Source contributions to deposition of reactive nitrogen in the US; PI: Daven Henze (CU Boulder); AQAST team members: Daniel Jacob, Jana Milford, Armistead Russell; Other personnel: Matt Turner (CU Boulder), Raluca Ellis (Harvard); AQ mgmt contacts: Bret Schichtel, John Vimont (NPS); Richard Scheffe (EPA); Linda Pardo (USFS); Expected outcomes: (1) Improved understanding of the sources of reactive nitrogen deposition in sensitive areas and the impacts of future rising levels of NH3, (2) Guidance for EPA's development of secondary standards on NOx and SOx emissions; (3) Guidance for the design of future emission control strategies aimed at reducing reactive nitrogen deposition above critical loads.
Source contributions to seasonal vegetative exposure to ozone; PI: Daven Henze (CU Boulder); AQAST team members: Jana Milford, Arlene Fiore, Greg Carmichael, Gabriele Pfister; Other personnel: Kateryna Lapina, (CU Boulder); Min Huang, Kevin Bowman (JPL); Meiyun Lin (Princeton); AQ management contacts: Jefrey Herrick, Steve Dutton, Travis Smith, Vicki Sandiford (US EPA), Ellen Porter (NPS); Expected outcomes: (1) Improved understanding of extent to which local versus distant sources impact vegetative exposure to ozone across dierent regions and exposure thresholds, (2) Facilitate eective SIP development around secondary ozone standards, particularly for National Parks in the West.
Interstate transport of particulate and trace gas pollution from fires through the Midwest and the Great Plains; PI: Edward Hyer (NRL); Other personnel: Benjamin de Foy (Saint Louis University), Jun Wang (University of Nebraska); Air quality agency customer: Ms. Shelley Schneider (Nebraska Department of Environmental Quality);
Satellite based support for Stratospheric Intrusion Exceptional Event Analysis and Secondary Visibility Standard Implementation Planning; PI: R. Bradley Pierce (NOAA/NESDIS); AQAST Co-Is: Daniel Jacob, Arlene M. Fiore, James Szykman, Greg Carmichael, Tracey Holloway, Steve Ackerman; Other Personnel: Todd Schaack and Jason Brunner (UW-Madison/SSEC), Pablo Sadie (UI/CGRER), Meiyun Lin (GFDL); AQ mgmt contacts: Gail Tonnesen (US EPA Region 8), Patrick Reddy (Air Pollution Control Division, CO DPHE), Donna Kenski (LADCO), Tom Moore (WRAP); Expected outcomes: Improved SI Exceptional Event Analysis and SIP planning for regional haze and potential secondary fine particle standards.
Assessment of the applicability of current worldwide studies of satellite retrievals and emissions estimation to U.S. air quality management; PI: David Streets (ANL); Co-I, Bryan Duncan (NASA/GSFC); Other participants: Nickolay Krotkov (NASA/GSFC), Zifeng Lu (Argonne National Laboratory), Randall Martin (Dalhousie U.), Yasuko Yoshida (SSAI; AQAST Co-I); AQ mgmt contacts: Marc Houyoux, Carey Jang, Rob Pinder, Jeremy Schreifels (all EPA); Expected outcomes: A perspective on what can be expected from satellite retrievals to assist AQ management in the U.S., particularly U.S. EPA NEI management, and what further evolutionary steps are needed to develop useful and robust tools and methodologies.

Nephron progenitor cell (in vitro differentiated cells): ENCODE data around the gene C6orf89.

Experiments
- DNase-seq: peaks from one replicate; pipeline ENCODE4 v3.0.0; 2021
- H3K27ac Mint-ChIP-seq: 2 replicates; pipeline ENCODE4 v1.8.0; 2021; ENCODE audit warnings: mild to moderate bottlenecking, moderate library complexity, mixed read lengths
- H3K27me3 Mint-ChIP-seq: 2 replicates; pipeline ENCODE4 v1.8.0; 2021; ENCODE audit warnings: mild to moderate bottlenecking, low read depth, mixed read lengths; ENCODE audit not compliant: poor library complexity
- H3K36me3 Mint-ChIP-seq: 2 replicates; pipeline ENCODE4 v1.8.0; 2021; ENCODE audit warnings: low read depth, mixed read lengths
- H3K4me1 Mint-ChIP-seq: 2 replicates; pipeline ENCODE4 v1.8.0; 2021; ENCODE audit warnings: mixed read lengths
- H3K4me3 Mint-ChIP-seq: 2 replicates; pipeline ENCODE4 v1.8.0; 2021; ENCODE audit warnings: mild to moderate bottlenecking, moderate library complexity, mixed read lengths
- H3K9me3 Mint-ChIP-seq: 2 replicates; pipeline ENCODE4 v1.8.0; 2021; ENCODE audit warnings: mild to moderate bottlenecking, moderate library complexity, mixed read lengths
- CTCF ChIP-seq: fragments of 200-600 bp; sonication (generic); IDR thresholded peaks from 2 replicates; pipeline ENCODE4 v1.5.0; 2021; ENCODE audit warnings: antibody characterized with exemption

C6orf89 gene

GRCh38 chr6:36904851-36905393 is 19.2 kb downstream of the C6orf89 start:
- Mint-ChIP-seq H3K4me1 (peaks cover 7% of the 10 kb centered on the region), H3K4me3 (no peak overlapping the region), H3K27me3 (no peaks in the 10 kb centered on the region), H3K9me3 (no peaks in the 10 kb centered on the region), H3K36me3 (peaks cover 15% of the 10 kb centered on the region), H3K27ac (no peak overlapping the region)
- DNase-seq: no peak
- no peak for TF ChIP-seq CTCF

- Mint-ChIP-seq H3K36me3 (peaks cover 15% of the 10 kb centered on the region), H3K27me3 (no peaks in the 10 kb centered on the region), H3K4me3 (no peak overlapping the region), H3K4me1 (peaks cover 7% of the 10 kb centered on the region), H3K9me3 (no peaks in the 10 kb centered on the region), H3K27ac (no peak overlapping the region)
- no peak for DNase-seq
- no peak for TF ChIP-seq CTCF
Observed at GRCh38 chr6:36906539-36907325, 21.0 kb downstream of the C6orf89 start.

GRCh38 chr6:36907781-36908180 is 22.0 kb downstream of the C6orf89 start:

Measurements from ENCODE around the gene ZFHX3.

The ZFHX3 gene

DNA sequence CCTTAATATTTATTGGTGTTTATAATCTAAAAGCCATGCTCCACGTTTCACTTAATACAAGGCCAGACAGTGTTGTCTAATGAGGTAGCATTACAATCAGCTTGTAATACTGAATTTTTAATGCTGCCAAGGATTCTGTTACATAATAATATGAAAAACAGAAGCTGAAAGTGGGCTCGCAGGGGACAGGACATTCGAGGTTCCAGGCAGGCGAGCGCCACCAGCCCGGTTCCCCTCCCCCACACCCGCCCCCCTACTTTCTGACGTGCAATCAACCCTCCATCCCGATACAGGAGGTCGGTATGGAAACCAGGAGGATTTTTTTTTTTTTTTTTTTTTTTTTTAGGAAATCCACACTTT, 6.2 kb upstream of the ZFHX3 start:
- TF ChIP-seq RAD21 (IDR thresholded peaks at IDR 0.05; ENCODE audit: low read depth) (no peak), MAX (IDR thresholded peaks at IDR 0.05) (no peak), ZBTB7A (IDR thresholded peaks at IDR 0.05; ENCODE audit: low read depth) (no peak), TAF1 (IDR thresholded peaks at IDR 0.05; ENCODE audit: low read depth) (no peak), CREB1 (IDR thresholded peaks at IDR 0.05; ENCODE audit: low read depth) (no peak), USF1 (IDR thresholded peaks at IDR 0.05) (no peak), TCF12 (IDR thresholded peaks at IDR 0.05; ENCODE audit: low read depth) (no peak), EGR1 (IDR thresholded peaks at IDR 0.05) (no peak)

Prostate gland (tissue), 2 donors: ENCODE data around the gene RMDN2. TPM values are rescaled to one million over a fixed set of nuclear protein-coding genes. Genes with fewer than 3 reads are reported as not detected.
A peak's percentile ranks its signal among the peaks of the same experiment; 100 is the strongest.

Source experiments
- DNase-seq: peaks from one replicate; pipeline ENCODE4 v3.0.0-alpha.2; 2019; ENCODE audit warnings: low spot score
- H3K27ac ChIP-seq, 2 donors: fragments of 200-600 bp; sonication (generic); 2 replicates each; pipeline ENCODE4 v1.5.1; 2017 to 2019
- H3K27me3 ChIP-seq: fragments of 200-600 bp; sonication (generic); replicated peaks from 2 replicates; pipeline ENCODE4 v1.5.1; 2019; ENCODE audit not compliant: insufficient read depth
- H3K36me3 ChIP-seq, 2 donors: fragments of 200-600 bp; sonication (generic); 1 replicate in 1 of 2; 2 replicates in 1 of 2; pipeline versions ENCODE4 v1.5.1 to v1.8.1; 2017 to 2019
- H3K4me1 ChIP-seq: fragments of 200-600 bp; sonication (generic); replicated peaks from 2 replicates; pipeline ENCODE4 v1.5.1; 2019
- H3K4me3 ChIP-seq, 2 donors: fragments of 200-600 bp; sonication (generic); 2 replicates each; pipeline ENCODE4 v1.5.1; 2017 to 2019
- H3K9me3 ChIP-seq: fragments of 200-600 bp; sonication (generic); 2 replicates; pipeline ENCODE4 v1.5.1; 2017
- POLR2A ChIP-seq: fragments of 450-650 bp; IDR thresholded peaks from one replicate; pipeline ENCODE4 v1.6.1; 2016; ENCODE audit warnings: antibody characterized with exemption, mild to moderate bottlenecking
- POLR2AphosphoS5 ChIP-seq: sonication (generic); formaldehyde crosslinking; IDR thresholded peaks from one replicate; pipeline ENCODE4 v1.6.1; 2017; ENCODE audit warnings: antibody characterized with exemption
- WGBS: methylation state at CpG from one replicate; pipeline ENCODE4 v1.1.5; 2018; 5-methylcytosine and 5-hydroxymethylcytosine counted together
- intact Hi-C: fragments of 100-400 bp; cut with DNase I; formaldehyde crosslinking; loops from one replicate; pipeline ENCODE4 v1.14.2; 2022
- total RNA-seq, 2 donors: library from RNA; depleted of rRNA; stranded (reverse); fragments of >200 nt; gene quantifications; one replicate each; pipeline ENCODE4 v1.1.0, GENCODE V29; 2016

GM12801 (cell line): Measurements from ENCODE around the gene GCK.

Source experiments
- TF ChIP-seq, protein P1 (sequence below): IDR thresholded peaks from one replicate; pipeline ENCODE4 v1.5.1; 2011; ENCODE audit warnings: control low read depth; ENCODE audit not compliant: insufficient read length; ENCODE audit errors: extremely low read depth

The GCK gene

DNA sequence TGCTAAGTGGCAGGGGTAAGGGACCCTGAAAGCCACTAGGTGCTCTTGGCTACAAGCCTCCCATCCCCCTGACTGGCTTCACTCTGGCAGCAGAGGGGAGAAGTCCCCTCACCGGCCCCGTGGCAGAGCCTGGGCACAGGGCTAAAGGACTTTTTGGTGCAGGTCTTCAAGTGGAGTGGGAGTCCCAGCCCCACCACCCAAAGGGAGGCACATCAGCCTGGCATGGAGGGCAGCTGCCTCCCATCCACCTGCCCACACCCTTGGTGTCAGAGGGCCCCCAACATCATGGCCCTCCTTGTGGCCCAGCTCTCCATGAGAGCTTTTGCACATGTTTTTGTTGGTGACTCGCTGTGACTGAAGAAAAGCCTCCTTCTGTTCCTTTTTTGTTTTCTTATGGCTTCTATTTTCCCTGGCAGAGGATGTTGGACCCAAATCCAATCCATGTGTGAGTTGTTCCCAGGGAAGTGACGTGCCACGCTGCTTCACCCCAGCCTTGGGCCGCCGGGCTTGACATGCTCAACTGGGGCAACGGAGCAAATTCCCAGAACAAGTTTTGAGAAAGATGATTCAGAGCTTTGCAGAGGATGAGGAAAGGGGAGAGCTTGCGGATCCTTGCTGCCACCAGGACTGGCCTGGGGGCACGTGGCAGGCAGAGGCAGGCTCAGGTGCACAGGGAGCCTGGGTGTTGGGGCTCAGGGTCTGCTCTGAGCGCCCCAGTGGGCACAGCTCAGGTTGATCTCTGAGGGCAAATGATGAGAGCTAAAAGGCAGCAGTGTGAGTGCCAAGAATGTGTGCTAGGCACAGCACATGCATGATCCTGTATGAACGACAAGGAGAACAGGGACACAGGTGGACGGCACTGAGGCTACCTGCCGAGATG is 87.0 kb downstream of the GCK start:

Improved Web-based Access to NASA and NOAA Airborne Data Sets in support of Chemical Transport Model (Regional and Global) Evaluation and Development Activities in the Air Quality Communities; PI: James Szykman (EPA/NERL); AQAST Co-Is: Greg Carmichael (U. Iowa), Pius Lee (NOAA/ARL) and Brad Pierce (NOAA/NESDIS); Other Participants: Gao Chen and Pam Rinsland (NASA/LaRC), Danny Mangosing (NASA/LaRC/SSAI), Todd Plessel and Matt Freeman (USEPA/NCC/L-M), and Martin Schultz (Forschungszentrum Juelich); AQ mgmt contacts: Rohit Mathur (Acting Director, Atmospheric Modeling and Analysis Division USEPA/ORD); Expected outcomes: This TT project proposes to create an operational WCS to existing field campaign data residing at the NASA Langley Atmospheric Data Center. This data access service will allow users to directly access the data through multiple existing user interfaces and analysis tools, including ADAM, RSIG, DataFed, and MACC, as well as new interfaces and analysis tools and provide users the ability to properly filter and grid the data onto select model grid projections. As the network expands and the services mature, their use will expand beyond research projects to the broader air quality management community.
Improvements in the Physical Atmosphere Related to Biogenic Emissions, Clouds and Land-use; PI: Richard McNider, University of Alabama-Huntsville; AQAST Co-I's: , Arastoo-Pour Biazar, University of Alabama-Huntsville, Dan Cohan, Rice University; AQ mgmt contacts: Saffett Tanrikulu, Bay Area Air Quality District/California Air Resources Board; Jon Pleim, US Environmental Protection Agency; Expected outcomes: 1. Greater knowledge of the interannual variability in biogenic VOC and soil NOx emissions across the United States and the importance of these emissions to regional air quality. 2. Assessment of the role and impact of insolation data on regulatory type simulations in conjunction with updated vegetation data from MODIS or other sources to represent dynamic vegetation conditions in regional chemistry models. 3. Photochemical models with temperatures that are too warm can make NOx controls look too effective and models that are too cool make NOx controls less effective. Thus, we expect improvement of regulatory model performance through assimilation of satellite skin temperature. 4. Photochemical models with mixing heights too large can be less sensitive to emission reductions. Mixing heights that are too low can make emission control strategies look too effective.